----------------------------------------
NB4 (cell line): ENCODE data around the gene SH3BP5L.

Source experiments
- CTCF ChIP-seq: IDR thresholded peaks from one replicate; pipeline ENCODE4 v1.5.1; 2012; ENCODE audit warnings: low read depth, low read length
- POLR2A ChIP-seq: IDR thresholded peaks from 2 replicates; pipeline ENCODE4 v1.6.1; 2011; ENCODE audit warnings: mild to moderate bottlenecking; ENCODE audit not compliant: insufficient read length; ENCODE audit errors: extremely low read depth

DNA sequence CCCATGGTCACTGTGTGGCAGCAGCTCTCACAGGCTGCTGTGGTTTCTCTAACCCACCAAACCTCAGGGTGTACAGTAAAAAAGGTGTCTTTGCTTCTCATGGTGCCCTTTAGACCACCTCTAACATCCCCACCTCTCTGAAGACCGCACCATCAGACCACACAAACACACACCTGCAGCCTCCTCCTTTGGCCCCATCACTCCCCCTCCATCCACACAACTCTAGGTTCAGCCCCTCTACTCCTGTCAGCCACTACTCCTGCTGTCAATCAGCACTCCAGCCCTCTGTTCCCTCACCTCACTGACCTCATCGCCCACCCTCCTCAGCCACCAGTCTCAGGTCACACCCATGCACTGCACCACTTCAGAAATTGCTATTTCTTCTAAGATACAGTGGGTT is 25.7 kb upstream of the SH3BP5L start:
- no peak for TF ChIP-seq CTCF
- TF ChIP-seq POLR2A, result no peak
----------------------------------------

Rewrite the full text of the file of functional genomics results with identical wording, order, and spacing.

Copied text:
NB4 (cell line): ENCODE data around the gene SH3BP5L.

Source experiments
- CTCF ChIP-seq: IDR thresholded peaks from one replicate; pipeline ENCODE4 v1.5.1; 2012; ENCODE audit warnings: low read depth, low read length
- POLR2A ChIP-seq: IDR thresholded peaks from 2 replicates; pipeline ENCODE4 v1.6.1; 2011; ENCODE audit warnings: mild to moderate bottlenecking; ENCODE audit not compliant: insufficient read length; ENCODE audit errors: extremely low read depth

DNA sequence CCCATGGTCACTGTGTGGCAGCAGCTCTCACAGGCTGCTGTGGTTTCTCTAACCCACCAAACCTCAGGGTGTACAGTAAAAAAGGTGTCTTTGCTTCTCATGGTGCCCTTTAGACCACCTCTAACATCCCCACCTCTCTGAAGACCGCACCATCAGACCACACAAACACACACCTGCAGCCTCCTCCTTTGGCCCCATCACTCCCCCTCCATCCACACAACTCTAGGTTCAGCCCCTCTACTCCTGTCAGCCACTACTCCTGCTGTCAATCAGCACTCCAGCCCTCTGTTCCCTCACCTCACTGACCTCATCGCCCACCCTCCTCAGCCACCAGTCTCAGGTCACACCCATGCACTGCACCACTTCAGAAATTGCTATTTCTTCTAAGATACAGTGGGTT is 25.7 kb upstream of the SH3BP5L start:
- no peak for TF ChIP-seq CTCF
- TF ChIP-seq POLR2A, result no peak